Master (2022) Movie Review

Here is the Master (2022) Movie Review. The movie tells the story of Two African American women begin to share disturbing experiences at a predominantly white college in New England.

Master (2022) Movie Review

Master (2022) Movie is directed by Mariama Diallo and stars Regina Hall, Zoe Renee, and Amber Gray.

At an elite New England university built on the site of a Salem-era gallows hill, three women strive to find their place. Gail, just instated as “Master,” a dean of students, discovers what lies behind the school’s immaculate facade; first-year student Jasmine confronts a new home that is cold and unwelcoming and literature professor Liv collides with colleagues who question her right to belong. Navigating politics and privilege, they encounter increasingly terrifying manifestations of the school’s haunted past and present.

All right, so this film thrives on creating an unsettling atmosphere. Shadows and imagery are played with to make us question if some of the things that we see are actually real.

Also, the lore that haunts the school works to create even more of a foreboding atmosphere. Now, when Jasmine arrives at school, she instantly is put on guard because of odd looks and whispers from other students.

The sense that they know something that she doesn’t, coupled with the fact that they’re not really friendly or helpful, all work to put her ill at ease. And then us, too.

There’s the law established very early on that the school is built over the site of where a witch had been hung in the 17th century. And because of this, there’s sort of a curse that has caused some students in a particular dorm room to hang themselves over the decades. And it’s now, the room that Jasmine has been assigned to.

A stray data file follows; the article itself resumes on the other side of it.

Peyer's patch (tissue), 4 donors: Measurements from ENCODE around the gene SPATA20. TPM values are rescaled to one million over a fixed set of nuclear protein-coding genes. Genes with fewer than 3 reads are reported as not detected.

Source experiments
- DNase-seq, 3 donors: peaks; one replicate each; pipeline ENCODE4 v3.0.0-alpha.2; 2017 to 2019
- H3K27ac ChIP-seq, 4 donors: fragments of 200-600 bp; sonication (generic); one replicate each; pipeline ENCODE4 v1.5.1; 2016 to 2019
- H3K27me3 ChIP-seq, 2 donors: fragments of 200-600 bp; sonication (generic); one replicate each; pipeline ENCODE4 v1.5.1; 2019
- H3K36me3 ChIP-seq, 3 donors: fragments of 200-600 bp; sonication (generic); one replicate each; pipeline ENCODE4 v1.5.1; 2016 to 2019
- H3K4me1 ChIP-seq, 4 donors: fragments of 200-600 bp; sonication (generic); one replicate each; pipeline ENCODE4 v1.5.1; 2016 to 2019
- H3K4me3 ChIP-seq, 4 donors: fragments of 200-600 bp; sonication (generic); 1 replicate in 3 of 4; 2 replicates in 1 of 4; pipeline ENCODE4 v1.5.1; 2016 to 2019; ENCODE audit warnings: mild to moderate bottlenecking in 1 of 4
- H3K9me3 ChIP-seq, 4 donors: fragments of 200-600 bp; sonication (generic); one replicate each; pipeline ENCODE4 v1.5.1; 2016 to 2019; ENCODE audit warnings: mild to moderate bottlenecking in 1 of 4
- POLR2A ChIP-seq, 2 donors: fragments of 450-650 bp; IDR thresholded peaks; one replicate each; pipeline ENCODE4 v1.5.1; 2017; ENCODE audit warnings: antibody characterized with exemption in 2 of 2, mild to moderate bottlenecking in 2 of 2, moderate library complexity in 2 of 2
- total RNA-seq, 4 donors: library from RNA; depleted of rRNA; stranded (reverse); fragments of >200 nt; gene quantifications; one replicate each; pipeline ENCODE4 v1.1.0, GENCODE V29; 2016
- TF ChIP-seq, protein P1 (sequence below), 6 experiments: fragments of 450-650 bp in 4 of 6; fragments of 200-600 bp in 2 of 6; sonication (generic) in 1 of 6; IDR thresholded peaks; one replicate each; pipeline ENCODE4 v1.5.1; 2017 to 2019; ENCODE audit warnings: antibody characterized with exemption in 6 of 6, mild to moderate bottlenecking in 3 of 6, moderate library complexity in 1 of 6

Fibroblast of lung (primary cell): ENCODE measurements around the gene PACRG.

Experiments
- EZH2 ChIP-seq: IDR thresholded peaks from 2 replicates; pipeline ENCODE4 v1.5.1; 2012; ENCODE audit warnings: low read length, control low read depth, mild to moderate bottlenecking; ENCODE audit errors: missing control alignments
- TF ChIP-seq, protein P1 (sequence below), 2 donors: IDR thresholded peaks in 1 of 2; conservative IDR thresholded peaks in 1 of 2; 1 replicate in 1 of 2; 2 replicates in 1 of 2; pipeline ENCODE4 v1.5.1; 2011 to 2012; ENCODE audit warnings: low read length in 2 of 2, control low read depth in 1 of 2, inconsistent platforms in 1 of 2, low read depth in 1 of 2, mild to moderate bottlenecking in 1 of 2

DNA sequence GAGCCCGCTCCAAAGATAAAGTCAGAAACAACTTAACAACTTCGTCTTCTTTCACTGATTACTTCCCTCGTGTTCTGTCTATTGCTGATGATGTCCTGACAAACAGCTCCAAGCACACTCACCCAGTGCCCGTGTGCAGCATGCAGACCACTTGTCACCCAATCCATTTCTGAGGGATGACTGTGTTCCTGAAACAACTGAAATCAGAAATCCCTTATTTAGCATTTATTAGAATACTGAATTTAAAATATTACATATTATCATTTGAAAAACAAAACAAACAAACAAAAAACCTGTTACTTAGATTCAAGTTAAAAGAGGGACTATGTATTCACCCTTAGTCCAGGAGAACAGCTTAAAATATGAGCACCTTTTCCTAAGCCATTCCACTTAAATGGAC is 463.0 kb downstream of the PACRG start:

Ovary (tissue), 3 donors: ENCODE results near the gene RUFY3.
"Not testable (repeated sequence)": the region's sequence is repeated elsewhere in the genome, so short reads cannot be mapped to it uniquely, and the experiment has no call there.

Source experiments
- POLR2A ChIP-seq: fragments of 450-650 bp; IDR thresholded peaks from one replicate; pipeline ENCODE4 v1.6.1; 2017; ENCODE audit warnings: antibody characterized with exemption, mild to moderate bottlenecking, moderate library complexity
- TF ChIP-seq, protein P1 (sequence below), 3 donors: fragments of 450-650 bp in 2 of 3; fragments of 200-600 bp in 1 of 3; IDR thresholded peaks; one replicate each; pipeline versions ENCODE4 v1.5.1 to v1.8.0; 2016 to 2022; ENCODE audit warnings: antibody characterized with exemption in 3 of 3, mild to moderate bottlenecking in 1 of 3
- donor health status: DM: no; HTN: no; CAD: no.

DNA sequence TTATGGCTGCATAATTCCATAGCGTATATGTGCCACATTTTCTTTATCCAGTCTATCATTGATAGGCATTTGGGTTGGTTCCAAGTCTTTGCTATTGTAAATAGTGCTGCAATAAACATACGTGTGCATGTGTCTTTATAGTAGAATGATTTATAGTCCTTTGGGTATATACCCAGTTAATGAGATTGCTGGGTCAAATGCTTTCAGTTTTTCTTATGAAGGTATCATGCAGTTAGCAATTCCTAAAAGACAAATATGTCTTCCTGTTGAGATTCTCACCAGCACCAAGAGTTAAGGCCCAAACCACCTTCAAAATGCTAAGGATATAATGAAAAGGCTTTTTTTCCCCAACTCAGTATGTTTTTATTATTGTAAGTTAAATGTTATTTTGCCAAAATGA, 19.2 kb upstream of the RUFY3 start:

Regina Hall is Gail, I think she’s wonderful. She has this fierceness to her, but there’s also a sense of fear and discomfort and even some distrust that emanates just from her as she works and encounters other faculty.

Because she’s put into a position of power, her status is elevated. But that still doesn’t take away from the fact that she’s massively in the minority at this mostly white school.

There’s almost this unspoken power play of expectations that is present among her colleagues in ways she is just a figurehead who has been put in place to help change the image of the school.

As part of her position, she does get a residence, which is some creepy older house that has just this really big Gothic feel to it. Now, inside, she experiences some odd and gross things, and I mean, really, nobody would want to stay there.